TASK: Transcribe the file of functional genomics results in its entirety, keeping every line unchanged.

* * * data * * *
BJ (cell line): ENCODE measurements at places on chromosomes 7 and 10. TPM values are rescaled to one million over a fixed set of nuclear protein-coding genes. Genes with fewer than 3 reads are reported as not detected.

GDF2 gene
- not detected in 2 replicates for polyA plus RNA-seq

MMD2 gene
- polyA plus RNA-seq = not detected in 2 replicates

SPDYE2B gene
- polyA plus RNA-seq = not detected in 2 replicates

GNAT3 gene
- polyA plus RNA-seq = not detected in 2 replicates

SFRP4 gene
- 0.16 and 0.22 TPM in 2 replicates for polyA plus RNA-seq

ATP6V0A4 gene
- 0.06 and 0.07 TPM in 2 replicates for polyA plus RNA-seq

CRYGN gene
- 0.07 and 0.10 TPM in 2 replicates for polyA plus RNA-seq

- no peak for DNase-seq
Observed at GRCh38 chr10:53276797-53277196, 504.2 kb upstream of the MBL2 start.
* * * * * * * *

BJ (cell line): ENCODE measurements at places on chromosomes 7 and 10. TPM values are rescaled to one million over a fixed set of nuclear protein-coding genes. Genes with fewer than 3 reads are reported as not detected.

GDF2 gene
- not detected in 2 replicates for polyA plus RNA-seq

MMD2 gene
- polyA plus RNA-seq = not detected in 2 replicates

SPDYE2B gene
- polyA plus RNA-seq = not detected in 2 replicates

GNAT3 gene
- polyA plus RNA-seq = not detected in 2 replicates

SFRP4 gene
- 0.16 and 0.22 TPM in 2 replicates for polyA plus RNA-seq

ATP6V0A4 gene
- 0.06 and 0.07 TPM in 2 replicates for polyA plus RNA-seq

CRYGN gene
- 0.07 and 0.10 TPM in 2 replicates for polyA plus RNA-seq

- no peak for DNase-seq
Observed at GRCh38 chr10:53276797-53277196, 504.2 kb upstream of the MBL2 start.